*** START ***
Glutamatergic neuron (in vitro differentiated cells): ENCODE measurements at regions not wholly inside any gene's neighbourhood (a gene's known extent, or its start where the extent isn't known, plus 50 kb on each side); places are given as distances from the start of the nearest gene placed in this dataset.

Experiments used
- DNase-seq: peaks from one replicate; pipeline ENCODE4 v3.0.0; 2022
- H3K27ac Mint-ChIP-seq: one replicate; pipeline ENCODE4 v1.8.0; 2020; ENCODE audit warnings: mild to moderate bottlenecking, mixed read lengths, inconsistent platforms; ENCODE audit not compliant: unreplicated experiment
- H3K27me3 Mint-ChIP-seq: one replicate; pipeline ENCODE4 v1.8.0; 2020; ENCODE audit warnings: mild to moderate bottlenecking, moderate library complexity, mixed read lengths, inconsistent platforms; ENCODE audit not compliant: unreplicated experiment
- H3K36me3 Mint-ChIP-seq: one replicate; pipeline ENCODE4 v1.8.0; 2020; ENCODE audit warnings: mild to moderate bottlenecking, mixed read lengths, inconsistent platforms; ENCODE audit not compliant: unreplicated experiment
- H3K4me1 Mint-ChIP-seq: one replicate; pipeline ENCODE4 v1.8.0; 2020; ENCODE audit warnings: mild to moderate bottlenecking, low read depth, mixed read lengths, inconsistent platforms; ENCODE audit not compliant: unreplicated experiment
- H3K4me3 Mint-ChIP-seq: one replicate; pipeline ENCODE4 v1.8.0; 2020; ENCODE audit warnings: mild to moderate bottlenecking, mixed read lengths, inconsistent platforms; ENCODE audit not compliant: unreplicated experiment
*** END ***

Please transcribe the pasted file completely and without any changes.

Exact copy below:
Glutamatergic neuron (in vitro differentiated cells): ENCODE measurements at regions not wholly inside any gene's neighbourhood (a gene's known extent, or its start where the extent isn't known, plus 50 kb on each side); places are given as distances from the start of the nearest gene placed in this dataset.

Experiments used
- DNase-seq: peaks from one replicate; pipeline ENCODE4 v3.0.0; 2022
- H3K27ac Mint-ChIP-seq: one replicate; pipeline ENCODE4 v1.8.0; 2020; ENCODE audit warnings: mild to moderate bottlenecking, mixed read lengths, inconsistent platforms; ENCODE audit not compliant: unreplicated experiment
- H3K27me3 Mint-ChIP-seq: one replicate; pipeline ENCODE4 v1.8.0; 2020; ENCODE audit warnings: mild to moderate bottlenecking, moderate library complexity, mixed read lengths, inconsistent platforms; ENCODE audit not compliant: unreplicated experiment
- H3K36me3 Mint-ChIP-seq: one replicate; pipeline ENCODE4 v1.8.0; 2020; ENCODE audit warnings: mild to moderate bottlenecking, mixed read lengths, inconsistent platforms; ENCODE audit not compliant: unreplicated experiment
- H3K4me1 Mint-ChIP-seq: one replicate; pipeline ENCODE4 v1.8.0; 2020; ENCODE audit warnings: mild to moderate bottlenecking, low read depth, mixed read lengths, inconsistent platforms; ENCODE audit not compliant: unreplicated experiment
- H3K4me3 Mint-ChIP-seq: one replicate; pipeline ENCODE4 v1.8.0; 2020; ENCODE audit warnings: mild to moderate bottlenecking, mixed read lengths, inconsistent platforms; ENCODE audit not compliant: unreplicated experiment